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Five people died in a collision between a “Ride the Ducks” tour vehicle and a charter bus on the Aurora Bridge. All victims were students attending North Seattle College.

A spokesperson for the National Transportation Safety Board (NTSB) said the Duck’s left-front axle was “sheared off” in the crash. The agency has not yet determined what caused the axle failure or when the failure occurred, but witnesses said the Duck swerved and appeared to have a mechanical problem shortly before hitting the bus. Four passengers on the bus died at the scene; the fifth person died at the hospital. More than 50 people were taken to hospitals; at least a dozen remained hospitalized. The Washington Utilities and Transportation Commission has suspended operations of the Seattle “Ride the Ducks” pending an investigation.

In 2013, the NTSB found a potentially dangerous failure point in the Ride the Ducks axle housing and recommended a fix to companies that use them. The Duck involved in the crash did not have the fix, nor has the Seattle firm repaired axles on any of its vehicles. It is unclear at this time whether the Seattle Ride the Ducks business received the warning.

This is the first time the NTSB has looked into a land crash of the amphibious vehicles, which critics say are too dangerous for city streets. The federal agency has scrutinized duck tour vehicles several times when involved in accidents on water.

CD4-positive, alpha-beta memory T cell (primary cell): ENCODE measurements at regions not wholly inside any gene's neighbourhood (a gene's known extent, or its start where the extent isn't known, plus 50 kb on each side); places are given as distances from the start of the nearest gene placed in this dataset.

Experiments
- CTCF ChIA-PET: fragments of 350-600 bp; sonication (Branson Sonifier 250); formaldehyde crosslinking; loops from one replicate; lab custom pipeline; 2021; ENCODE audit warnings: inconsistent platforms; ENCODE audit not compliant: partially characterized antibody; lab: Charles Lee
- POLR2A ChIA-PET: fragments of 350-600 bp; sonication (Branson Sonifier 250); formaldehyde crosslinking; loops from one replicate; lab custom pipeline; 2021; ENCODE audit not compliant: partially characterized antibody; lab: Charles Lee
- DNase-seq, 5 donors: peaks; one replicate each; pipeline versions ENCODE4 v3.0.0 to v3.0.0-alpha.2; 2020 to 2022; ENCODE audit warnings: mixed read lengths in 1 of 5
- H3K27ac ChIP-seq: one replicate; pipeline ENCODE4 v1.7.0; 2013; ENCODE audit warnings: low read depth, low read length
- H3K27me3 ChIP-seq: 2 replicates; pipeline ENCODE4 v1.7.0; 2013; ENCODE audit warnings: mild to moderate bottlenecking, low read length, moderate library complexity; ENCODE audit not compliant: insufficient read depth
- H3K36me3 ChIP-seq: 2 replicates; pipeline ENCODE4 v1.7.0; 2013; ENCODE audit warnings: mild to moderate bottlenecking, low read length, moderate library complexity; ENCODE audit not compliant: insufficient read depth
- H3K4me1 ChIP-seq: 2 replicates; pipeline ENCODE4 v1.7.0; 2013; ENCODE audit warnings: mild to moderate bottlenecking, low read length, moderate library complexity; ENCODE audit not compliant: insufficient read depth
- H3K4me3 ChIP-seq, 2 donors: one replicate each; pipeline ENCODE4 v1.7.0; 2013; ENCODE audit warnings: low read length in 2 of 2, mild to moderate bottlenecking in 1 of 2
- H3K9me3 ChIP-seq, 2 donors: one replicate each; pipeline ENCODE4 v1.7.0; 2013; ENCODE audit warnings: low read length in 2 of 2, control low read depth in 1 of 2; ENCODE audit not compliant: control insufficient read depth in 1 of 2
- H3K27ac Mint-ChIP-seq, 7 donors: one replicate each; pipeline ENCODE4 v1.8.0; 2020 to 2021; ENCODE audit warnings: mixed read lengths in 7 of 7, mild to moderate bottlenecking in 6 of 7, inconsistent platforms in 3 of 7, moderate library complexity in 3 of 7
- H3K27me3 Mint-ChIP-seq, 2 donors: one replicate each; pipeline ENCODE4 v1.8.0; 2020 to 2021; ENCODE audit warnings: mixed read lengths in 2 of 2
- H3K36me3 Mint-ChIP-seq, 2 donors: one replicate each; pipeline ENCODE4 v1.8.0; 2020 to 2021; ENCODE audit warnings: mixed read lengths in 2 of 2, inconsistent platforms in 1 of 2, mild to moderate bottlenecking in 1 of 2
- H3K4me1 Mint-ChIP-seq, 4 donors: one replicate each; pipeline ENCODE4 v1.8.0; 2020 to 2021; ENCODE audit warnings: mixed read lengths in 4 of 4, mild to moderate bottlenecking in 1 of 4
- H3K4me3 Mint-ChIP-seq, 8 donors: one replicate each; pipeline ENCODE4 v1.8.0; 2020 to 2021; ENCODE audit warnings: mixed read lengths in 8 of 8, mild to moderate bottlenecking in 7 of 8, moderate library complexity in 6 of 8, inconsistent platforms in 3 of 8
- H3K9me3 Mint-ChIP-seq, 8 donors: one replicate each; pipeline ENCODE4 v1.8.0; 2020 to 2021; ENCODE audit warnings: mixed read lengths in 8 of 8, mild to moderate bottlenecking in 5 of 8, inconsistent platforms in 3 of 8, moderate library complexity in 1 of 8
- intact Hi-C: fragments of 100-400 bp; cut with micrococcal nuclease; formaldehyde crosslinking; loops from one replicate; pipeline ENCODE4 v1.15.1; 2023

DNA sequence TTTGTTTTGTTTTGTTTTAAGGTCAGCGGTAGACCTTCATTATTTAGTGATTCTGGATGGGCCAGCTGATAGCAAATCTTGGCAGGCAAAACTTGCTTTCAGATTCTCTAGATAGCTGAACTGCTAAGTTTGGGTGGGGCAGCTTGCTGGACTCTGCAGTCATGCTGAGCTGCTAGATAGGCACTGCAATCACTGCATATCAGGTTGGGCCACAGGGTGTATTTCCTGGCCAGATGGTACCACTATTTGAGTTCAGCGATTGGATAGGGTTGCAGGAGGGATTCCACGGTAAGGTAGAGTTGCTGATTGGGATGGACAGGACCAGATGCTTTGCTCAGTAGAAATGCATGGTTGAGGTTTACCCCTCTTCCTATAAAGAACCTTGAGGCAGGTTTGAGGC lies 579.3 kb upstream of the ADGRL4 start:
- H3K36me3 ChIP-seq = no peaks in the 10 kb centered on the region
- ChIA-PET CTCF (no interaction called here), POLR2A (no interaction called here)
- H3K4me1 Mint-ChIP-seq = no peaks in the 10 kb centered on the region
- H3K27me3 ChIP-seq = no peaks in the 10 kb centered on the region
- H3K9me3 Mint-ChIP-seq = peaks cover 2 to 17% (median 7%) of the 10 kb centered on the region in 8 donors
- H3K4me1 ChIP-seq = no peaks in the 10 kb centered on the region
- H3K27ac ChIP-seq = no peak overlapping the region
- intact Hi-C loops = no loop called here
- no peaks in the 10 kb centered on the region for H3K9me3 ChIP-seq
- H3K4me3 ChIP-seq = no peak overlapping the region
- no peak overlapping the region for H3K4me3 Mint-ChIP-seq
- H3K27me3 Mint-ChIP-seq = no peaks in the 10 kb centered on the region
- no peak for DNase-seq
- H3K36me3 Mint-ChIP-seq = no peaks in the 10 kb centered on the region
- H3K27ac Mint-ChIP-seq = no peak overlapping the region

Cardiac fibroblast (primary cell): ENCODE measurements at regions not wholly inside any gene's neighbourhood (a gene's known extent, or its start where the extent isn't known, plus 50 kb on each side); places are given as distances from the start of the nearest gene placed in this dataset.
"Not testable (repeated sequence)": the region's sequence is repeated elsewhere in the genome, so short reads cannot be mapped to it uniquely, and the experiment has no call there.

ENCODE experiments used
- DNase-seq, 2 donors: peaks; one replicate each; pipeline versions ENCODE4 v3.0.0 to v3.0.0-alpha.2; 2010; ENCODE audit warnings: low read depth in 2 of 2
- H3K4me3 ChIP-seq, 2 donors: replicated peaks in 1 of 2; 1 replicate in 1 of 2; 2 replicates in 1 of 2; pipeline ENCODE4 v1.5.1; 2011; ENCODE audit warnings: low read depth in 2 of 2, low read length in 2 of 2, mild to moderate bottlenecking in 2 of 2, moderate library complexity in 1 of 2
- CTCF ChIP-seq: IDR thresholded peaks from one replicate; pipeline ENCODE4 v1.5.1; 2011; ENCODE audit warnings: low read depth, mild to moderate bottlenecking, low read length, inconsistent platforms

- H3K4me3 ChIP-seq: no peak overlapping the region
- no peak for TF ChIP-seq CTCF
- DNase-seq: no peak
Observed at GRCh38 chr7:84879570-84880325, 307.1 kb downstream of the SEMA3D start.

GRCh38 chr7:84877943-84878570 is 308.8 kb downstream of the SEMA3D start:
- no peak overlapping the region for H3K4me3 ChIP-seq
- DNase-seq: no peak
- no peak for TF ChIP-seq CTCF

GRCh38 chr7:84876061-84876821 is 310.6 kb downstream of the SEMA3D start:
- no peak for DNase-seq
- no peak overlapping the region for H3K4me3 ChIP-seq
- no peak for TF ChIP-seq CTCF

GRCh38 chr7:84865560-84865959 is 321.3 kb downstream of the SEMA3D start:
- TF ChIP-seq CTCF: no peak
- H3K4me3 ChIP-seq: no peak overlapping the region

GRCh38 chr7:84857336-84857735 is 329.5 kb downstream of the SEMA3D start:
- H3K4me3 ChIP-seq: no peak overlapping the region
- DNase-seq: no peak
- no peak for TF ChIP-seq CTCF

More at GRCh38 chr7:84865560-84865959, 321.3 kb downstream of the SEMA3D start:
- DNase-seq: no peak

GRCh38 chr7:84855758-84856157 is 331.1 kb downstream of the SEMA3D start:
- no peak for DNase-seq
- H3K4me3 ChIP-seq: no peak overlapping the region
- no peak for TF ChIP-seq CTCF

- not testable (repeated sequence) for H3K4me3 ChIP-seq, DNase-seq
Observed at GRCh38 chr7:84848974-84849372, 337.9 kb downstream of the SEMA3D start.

Once again, such tragedy raises the questions: How often are these Ducks inspected and maintained? Who controls safety plans? Who ensures safety notices are not only received, but “fixes” are made? Some of these vehicles are running on outdated technology and finding repair parts and experienced mechanics is difficult. As safety concerns keep surfacing, one has to wonder if Ducks, whether on our roads or our waters, are safe fun or have become unsafe tourist traps.

Additionally, this crash has renewed calls for changes on the bridge. Transportation officials and lawmakers have been concerned for years about safety on the bridge, where six traffic lanes are squeezed onto the tightest six-lane highway bridge in the state, with no median. Before this latest incident, there had been 202 collisions on the Aurora Bridge since 2001. The accidents caused 124 injuries, nearly a dozen serious; twenty-one crashes involved vehicles crossing the center line. A former state representative from Seattle recalls the major issue for halting safety improvements in 1999 was money. In 2003, the Washington State Department of Transportation (WSDOT) recommended a plan to move the bridge sidewalks below the road deck to allow wider car lanes and a 2-foot-wide median barrier on the road deck. Again the recommendations were stalled because of money.

Ride the Ducks Seattle has provided the NTSB with maintenance and training records, among other documents, and has been cooperating with the investigation. A spokesperson said the fleet will stay off the roads until it is determined that all vehicles are well-maintained, road-worthy and safe. The Seattle Times reported that Rep. Reuven Carlyle (D) said he is drafting a letter from lawmakers calling on the city and state transportation departments to analyze options for making the bridge safer.

It is sad that five more people have lost their lives that could have been prevented if the recommended repairs to the Ducks or bridge improvements were made. Let’s hope this tragedy is finally the one that brings about change for the safety of everyone.

Mark Bello is the CEO and General Counsel of Lawsuit Financial Corporation, a pro-justice lawsuit funding company.

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